But Ronnie counters this analogy. “Surely Petron cannot consider Phoenix a competitor in the accepted sense of the word because it is basically a small player in the Visayas and Mindanao regions,” he said. “What is even more perplexing is the effort to keep out Phoenix when the firm, to its credit, has invested in the PBA by sponsoring the out-of-town games which serve as one of the major boosts to the acceptance of the pro league in the provinces.”

Truly, this is an unusual move by Danding Cojuangco, Jr., Ramon Ang and San Miguel Brewery, Inc. Digging further into history (thanks to Wikipedia), the SMB franchise has been in existence since 1975. This was when the Philippine Basketball Association started. This was 36 years ago. In all, SMB holds the record for the most number of league titles at 18. To delete “San Miguel” from the pro league is bewildering. It’s like saying the L.A. Lakers will quit the NBA or the Celtics will change its name to the Boston Green Horns. It’s implausible. San Miguel is Pinoy basketball.

“We believe that with San Miguel Corp.’s right to rename its team, it comes with the need to exercise responsibility in relation to the millions of fans of the San Miguel Beer basketball team,” said Nathanielsz. “The Beermen have a storied history and San Miguel Beer epitomizes a Filipino product of unmatched quality. We will grieve to see it removed from our cherished PBA memories.”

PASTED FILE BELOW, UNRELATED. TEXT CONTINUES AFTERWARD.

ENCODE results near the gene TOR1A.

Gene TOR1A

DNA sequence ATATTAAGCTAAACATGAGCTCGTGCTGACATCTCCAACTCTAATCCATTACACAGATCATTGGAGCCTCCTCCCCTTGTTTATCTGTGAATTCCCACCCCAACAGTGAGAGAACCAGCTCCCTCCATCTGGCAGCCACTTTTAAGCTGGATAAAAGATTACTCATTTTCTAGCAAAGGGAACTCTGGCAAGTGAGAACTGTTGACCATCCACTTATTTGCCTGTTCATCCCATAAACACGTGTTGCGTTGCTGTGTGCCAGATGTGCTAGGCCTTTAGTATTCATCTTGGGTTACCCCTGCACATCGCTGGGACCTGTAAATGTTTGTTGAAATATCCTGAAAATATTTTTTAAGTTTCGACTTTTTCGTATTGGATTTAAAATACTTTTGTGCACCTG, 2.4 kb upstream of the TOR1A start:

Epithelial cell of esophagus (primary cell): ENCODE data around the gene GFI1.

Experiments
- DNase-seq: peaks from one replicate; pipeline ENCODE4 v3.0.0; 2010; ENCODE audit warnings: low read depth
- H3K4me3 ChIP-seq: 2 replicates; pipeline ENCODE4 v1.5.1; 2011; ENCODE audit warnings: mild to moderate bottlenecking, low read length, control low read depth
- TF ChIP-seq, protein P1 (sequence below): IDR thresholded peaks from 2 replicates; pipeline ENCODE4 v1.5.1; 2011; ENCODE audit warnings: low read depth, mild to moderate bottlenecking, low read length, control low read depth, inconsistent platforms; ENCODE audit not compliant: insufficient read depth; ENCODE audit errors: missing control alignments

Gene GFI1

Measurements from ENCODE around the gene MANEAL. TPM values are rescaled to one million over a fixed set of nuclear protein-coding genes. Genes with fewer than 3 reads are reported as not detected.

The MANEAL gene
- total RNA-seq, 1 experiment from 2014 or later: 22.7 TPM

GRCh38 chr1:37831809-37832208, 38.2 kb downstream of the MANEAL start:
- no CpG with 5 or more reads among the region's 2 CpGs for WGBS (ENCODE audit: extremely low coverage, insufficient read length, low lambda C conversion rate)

I’ll drink to that.

Pres. Montito Garcia of Cebu Country Club

After 12 years at the top of the leadership board of the Cebu Country Club, Douglas LuYm has relinquished his throne. Last Friday, March 11, the CCC held its annual General Membership Meeting and elections of the Board of Directors. The new skipper? He’s the most acclaimed golfer of the crowd: Ramontito Garcia.